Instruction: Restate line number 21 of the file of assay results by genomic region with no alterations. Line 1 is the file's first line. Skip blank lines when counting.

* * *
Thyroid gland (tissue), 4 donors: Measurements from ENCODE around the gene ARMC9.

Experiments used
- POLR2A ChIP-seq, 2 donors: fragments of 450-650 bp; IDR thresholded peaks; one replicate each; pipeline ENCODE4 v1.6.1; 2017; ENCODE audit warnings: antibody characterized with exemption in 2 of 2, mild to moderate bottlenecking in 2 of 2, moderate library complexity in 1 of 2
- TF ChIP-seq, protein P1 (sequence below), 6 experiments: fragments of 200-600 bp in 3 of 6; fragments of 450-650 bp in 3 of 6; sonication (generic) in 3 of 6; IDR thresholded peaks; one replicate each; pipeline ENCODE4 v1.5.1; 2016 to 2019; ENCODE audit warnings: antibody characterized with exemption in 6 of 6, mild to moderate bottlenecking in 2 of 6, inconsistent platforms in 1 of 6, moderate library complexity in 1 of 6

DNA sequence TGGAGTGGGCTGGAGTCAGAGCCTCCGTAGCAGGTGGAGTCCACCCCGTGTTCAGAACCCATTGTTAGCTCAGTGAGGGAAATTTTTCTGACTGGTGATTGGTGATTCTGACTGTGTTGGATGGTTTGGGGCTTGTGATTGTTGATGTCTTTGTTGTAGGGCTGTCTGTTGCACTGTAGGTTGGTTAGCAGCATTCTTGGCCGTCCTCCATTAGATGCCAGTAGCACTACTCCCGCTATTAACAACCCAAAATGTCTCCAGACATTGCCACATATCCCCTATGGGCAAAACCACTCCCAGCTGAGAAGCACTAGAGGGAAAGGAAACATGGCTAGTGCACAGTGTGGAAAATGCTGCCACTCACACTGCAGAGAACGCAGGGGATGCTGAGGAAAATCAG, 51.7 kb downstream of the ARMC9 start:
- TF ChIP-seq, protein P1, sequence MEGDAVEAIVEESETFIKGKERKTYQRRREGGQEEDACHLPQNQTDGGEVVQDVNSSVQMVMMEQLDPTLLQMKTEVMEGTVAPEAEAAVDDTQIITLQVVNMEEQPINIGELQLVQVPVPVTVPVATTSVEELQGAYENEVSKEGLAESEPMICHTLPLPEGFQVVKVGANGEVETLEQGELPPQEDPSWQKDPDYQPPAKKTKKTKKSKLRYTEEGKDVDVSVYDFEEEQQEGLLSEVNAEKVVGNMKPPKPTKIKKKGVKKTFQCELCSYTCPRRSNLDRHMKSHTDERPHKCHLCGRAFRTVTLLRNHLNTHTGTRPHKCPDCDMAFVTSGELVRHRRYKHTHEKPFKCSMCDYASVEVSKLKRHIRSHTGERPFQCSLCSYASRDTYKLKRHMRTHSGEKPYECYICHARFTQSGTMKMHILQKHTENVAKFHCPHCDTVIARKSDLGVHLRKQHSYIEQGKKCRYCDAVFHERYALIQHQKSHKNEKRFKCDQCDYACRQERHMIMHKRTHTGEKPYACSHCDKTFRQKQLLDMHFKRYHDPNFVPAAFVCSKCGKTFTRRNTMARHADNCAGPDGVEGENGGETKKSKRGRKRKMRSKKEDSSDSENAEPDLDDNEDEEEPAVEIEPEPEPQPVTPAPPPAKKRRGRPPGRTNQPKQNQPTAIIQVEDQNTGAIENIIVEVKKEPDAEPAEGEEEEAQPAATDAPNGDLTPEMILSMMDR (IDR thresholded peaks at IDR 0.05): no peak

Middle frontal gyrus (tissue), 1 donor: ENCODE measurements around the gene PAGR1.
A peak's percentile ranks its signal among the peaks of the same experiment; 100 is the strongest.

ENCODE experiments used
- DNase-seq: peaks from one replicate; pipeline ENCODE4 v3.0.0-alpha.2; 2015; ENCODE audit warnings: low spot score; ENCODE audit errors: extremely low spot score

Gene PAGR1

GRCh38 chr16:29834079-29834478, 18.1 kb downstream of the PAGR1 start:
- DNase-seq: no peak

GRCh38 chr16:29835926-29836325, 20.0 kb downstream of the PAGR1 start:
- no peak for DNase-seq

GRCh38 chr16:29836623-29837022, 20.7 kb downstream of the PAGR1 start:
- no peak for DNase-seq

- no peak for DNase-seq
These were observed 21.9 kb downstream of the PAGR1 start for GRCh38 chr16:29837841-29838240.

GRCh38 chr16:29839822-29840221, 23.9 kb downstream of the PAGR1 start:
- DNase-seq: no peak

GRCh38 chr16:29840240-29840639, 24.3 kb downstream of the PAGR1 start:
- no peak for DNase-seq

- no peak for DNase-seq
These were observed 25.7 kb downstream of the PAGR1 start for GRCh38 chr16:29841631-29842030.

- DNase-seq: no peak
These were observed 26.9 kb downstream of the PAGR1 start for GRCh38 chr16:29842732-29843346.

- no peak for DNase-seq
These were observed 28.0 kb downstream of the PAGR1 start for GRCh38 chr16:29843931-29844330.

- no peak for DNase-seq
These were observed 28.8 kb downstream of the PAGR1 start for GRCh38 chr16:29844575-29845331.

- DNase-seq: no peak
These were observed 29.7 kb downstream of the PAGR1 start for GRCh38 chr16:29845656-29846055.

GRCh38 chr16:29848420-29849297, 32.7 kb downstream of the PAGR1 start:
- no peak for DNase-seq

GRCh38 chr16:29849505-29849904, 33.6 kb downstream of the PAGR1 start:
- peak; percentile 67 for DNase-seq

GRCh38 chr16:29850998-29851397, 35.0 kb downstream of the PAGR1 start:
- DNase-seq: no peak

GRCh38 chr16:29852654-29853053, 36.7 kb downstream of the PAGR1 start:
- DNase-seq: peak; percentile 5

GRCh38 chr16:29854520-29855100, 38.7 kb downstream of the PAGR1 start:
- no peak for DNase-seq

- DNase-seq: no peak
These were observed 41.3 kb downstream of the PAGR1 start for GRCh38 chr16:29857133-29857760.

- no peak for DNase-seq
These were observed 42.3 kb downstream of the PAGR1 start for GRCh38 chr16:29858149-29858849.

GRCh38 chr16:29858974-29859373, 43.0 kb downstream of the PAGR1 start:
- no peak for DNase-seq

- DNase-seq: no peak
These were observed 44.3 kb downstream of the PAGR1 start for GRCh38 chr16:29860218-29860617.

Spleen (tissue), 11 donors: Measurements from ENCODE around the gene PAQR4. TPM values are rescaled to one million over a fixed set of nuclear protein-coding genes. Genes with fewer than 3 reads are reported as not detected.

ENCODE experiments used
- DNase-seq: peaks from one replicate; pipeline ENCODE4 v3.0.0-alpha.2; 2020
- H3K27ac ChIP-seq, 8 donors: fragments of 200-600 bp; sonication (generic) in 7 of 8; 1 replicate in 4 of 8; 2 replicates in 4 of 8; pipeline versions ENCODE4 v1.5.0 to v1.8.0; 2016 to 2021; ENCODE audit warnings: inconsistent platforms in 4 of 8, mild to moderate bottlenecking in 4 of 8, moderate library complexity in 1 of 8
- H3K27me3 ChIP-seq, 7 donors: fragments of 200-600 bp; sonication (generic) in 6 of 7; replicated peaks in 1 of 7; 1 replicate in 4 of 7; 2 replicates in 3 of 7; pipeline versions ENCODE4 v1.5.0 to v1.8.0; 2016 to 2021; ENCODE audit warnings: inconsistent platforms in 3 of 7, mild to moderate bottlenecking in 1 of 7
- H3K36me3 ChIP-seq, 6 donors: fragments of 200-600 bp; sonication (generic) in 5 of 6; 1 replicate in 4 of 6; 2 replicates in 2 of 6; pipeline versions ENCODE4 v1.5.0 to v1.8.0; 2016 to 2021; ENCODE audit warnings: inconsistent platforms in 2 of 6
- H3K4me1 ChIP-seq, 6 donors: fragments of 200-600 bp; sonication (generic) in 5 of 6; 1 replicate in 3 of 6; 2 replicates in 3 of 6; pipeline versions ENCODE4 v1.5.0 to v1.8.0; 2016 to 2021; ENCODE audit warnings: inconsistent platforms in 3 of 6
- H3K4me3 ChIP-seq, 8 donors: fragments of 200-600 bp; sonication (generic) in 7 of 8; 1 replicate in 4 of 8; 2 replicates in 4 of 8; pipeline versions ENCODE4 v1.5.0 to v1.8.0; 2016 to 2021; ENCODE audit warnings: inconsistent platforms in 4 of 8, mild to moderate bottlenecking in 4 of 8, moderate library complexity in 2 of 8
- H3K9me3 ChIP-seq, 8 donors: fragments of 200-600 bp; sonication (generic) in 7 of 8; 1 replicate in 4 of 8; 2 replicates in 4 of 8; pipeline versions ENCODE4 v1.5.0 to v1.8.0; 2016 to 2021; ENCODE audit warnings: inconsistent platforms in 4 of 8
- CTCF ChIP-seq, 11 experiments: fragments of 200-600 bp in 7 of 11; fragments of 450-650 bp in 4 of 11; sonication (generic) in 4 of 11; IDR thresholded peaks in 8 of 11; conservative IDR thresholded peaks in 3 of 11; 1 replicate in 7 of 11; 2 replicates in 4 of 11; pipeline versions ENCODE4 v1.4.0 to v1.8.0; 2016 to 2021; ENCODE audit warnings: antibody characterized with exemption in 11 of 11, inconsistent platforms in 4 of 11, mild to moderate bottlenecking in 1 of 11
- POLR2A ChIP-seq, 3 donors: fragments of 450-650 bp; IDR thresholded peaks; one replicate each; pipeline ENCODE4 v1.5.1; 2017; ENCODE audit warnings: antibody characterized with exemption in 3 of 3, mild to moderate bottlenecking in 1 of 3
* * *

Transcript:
- DNase-seq: no peak